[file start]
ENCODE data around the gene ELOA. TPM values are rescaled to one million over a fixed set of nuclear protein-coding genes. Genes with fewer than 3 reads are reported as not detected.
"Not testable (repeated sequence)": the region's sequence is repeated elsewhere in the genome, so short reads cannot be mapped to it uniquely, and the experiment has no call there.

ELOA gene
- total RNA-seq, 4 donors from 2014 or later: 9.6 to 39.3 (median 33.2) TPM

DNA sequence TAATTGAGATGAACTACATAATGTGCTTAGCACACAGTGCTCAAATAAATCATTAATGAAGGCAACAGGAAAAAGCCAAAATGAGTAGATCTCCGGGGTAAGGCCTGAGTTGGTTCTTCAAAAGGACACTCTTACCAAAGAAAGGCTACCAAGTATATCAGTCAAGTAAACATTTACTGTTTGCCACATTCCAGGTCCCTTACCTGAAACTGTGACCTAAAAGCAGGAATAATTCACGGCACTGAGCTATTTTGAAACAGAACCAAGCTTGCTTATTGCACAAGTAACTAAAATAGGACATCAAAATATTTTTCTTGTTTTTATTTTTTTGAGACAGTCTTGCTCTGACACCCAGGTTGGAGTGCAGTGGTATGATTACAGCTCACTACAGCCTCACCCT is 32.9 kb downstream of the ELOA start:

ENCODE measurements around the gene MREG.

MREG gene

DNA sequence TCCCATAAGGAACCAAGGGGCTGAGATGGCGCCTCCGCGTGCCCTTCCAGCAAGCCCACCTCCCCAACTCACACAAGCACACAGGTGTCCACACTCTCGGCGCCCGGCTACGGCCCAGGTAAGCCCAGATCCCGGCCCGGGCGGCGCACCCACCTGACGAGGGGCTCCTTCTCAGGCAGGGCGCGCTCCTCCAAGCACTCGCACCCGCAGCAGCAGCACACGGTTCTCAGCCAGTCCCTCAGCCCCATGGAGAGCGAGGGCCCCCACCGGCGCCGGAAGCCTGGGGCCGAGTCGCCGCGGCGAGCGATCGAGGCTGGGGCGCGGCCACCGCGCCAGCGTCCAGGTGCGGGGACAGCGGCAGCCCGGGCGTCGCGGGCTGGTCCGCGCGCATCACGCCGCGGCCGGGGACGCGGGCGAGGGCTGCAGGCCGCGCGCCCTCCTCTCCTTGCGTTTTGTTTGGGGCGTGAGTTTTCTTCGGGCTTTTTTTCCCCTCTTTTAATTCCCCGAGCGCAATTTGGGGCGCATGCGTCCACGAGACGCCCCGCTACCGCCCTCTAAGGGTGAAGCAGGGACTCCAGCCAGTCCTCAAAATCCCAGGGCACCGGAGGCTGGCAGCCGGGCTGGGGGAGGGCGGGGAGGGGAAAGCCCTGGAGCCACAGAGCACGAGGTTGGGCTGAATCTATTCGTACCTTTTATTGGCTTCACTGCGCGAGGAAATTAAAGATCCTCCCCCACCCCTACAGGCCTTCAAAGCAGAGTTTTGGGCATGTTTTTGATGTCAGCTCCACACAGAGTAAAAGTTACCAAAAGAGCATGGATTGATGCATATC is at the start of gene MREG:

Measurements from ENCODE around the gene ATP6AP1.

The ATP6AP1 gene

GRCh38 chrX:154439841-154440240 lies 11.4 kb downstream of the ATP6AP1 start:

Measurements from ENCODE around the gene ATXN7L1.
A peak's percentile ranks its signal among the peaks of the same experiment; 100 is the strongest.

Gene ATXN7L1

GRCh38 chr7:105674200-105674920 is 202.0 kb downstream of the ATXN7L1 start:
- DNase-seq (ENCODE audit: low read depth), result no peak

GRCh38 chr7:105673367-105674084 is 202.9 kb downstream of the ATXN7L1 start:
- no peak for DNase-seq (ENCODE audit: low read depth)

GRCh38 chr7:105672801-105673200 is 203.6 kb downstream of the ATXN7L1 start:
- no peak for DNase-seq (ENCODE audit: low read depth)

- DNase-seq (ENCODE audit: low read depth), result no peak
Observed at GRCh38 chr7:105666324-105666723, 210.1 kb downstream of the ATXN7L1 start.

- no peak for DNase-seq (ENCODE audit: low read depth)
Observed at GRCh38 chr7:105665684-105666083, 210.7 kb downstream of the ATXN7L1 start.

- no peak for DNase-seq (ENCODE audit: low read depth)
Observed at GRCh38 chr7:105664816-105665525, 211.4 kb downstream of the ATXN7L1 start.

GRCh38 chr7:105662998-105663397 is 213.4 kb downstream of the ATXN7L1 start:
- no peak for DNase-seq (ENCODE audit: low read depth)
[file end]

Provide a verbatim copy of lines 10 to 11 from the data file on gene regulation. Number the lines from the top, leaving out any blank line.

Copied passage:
The ATP6AP1 gene

GRCh38 chrX:154439841-154440240 lies 11.4 kb downstream of the ATP6AP1 start: